Poor renewals volumes towards the end of CP5 had caused widespread fear among rail groups after NR costs soared and productivity reportedly slumped.

However, Grayling previously said the rail network company would not receive any more loans and will meet the obligations it has to its bondholders.

Caplan explained RIA's fears: “To deal with the increased activity in CP6, it now becomes even more important to address the reduction in renewals volumes during the last 18 months of CP5, to March 2019.

“RIA continues to urge the government to bring forward £500m of CP6 funding into CP5 to bridge that gap, increase the level of design ‘Development Work’, and ensure our world-class supply chain can support the UK’s railway both now and in the future.”

Spending money effectively

The funding, which includes £34.7bn supported by direct government grants with the remainder coming from track access charges and other income, such as from property assets, comes on the back of the secretary of state’s controversial comments in the High Level Output Specification (HLOS) in July, where he promised to increase the level of renewals but did not comment on finances for the project.

Following today’s SoFA announcement, the secretary of state wrote to Parliament: “Given the need to spend public money wisely and to incentivise the industry to do so, I believe the funding envelope published today is stretching yet achievable.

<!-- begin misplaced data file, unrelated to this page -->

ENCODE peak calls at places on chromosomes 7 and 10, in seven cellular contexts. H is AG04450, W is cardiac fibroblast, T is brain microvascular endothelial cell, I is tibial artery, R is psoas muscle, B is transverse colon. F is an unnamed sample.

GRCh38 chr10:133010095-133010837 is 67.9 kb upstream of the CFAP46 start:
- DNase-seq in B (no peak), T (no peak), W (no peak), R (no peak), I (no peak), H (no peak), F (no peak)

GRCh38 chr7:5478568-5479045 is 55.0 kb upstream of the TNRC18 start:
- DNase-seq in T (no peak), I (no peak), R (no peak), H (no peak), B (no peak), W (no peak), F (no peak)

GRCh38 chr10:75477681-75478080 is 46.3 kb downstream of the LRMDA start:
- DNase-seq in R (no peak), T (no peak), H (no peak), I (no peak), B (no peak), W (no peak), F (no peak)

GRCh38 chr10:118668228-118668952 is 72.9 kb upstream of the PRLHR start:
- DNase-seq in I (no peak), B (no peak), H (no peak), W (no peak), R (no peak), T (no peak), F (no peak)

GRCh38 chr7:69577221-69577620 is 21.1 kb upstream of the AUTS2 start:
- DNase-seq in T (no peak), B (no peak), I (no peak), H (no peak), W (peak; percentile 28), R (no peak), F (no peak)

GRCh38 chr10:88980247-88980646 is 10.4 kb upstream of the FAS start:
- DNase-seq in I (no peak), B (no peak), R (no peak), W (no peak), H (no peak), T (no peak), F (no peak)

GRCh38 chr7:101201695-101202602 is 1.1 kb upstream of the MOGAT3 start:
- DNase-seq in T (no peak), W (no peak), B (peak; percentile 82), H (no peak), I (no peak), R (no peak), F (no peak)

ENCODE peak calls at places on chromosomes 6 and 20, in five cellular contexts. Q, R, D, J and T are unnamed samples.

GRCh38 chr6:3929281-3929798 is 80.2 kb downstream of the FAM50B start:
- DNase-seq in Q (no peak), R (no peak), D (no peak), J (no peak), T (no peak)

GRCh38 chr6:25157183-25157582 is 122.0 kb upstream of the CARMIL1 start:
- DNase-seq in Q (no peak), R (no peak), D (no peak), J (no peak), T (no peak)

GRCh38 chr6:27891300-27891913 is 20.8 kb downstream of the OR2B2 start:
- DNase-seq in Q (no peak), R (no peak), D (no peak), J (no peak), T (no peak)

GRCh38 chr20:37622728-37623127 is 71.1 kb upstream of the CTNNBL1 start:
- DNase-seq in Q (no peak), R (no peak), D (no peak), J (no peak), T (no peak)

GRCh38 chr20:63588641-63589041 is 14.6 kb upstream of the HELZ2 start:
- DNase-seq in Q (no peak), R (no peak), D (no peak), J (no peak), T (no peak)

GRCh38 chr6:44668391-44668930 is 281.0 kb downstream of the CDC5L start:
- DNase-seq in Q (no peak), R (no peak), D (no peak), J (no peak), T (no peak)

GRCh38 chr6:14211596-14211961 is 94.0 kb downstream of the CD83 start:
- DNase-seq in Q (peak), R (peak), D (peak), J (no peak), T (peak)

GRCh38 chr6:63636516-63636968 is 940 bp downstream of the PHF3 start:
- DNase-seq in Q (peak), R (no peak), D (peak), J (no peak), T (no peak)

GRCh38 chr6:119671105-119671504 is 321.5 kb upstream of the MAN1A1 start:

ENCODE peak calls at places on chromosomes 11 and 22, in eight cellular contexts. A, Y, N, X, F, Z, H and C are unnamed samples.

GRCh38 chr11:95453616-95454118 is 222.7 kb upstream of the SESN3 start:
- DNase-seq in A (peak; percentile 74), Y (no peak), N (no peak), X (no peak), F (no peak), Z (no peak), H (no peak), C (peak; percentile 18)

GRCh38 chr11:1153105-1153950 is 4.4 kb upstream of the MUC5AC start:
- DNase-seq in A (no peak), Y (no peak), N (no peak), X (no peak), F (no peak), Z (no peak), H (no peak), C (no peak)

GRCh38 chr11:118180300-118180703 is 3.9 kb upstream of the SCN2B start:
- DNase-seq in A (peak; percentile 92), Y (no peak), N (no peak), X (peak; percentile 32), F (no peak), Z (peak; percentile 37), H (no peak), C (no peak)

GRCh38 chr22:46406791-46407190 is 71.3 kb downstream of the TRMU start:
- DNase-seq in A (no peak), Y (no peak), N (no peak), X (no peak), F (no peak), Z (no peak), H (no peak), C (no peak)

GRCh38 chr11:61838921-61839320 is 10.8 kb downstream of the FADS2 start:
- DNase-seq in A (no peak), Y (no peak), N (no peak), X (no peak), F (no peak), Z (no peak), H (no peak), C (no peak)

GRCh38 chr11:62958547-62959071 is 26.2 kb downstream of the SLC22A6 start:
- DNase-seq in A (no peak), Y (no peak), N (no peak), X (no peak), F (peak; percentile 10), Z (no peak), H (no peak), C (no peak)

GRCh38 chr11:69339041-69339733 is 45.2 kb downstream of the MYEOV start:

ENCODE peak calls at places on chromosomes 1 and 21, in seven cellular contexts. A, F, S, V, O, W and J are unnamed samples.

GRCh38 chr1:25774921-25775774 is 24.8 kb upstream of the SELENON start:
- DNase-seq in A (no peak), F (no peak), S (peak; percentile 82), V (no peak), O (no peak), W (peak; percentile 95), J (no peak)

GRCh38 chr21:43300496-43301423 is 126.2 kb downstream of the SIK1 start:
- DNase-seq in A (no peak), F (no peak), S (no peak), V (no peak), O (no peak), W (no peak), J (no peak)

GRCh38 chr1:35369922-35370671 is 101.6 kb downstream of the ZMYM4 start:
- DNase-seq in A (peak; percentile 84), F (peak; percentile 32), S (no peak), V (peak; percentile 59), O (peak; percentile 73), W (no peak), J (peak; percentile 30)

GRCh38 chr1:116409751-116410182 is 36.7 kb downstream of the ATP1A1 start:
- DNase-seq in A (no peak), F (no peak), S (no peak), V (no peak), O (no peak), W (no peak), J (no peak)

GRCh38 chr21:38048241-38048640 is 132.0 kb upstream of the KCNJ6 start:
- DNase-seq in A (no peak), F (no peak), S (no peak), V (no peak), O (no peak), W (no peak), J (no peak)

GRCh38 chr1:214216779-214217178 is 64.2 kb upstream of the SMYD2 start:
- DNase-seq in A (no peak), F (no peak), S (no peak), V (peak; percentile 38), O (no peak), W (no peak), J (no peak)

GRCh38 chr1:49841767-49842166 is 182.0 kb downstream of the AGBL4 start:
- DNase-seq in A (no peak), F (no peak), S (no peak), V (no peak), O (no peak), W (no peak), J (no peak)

“I will continue to push NR to improve its effectiveness and efficiency. In particular I support an ambitious approach to route devolution, so that Network Rail is more focused on its customers. I will also modernise the government’s oversight and assurance arrangements for NR to properly reflect its public sector status.

“I have taken steps to ensure that this money is spent more effectively and that the problems with cost and delivery which occurred during CP5 are not repeated. I will also continue to drive improvement across the wider industry, including the franchising system.”

Other rail organisations have also responded to the statement, most pointing to the additional upgrade funding as a positive direction for the industry.

Anthony Smith, chief executive of independent watchdog Transport Focus, said: “Passengers will welcome this ongoing high level of railway investment. Further investment through future major projects and franchises will boost the spending pot even more.

“We’re pleased to see that government is listening to what passengers want – better day-to-day reliability – and making that the main focus. Passengers tell us they want more reliable trains, a better chance of getting a seat or at least standing in comfort, and less delays. This investment will help underpin these improvements.

“The proof of the value of this spend will be when passengers start to see more reliable services and better value for money. Passengers now pump around £9bn a year into the industry. In return they should expect the basic promises made by the industry to be kept.”